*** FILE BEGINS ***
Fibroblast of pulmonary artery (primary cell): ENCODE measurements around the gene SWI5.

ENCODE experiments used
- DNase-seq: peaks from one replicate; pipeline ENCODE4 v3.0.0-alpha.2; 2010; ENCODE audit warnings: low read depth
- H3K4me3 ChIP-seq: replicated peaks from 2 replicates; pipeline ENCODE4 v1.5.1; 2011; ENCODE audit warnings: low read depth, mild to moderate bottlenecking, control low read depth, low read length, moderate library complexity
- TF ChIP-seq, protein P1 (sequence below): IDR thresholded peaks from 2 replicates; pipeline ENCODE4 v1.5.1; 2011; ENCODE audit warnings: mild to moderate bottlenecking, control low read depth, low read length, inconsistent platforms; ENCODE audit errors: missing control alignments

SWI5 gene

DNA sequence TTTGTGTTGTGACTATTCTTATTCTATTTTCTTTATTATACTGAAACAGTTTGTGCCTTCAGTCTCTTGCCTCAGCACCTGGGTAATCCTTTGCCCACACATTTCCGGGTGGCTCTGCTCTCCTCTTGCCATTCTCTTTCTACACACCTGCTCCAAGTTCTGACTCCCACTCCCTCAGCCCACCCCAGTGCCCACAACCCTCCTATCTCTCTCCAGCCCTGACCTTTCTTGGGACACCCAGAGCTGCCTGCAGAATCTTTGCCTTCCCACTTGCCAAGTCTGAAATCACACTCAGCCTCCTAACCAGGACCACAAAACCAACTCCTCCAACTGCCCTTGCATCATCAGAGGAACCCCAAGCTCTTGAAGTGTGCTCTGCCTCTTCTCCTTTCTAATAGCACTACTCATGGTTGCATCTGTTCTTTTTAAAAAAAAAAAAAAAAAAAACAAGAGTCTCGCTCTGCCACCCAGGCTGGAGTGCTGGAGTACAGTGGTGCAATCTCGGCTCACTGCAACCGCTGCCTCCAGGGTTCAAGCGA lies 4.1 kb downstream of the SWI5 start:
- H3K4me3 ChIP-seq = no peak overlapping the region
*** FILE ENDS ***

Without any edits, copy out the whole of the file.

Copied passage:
Fibroblast of pulmonary artery (primary cell): ENCODE measurements around the gene SWI5.

ENCODE experiments used
- DNase-seq: peaks from one replicate; pipeline ENCODE4 v3.0.0-alpha.2; 2010; ENCODE audit warnings: low read depth
- H3K4me3 ChIP-seq: replicated peaks from 2 replicates; pipeline ENCODE4 v1.5.1; 2011; ENCODE audit warnings: low read depth, mild to moderate bottlenecking, control low read depth, low read length, moderate library complexity
- TF ChIP-seq, protein P1 (sequence below): IDR thresholded peaks from 2 replicates; pipeline ENCODE4 v1.5.1; 2011; ENCODE audit warnings: mild to moderate bottlenecking, control low read depth, low read length, inconsistent platforms; ENCODE audit errors: missing control alignments

SWI5 gene

DNA sequence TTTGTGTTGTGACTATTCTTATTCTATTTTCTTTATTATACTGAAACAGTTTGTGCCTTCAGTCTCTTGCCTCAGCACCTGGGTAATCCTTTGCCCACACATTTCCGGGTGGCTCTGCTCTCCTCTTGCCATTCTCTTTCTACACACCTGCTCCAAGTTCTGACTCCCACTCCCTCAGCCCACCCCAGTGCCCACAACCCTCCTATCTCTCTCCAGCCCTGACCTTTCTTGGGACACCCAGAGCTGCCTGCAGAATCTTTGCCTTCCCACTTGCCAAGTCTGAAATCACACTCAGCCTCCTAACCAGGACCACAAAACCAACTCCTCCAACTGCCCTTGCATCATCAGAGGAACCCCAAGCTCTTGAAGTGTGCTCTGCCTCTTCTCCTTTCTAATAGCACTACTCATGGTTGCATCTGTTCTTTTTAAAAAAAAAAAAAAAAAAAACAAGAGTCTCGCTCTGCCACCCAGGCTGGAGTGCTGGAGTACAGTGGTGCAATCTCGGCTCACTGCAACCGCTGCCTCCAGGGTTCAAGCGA lies 4.1 kb downstream of the SWI5 start:
- H3K4me3 ChIP-seq = no peak overlapping the region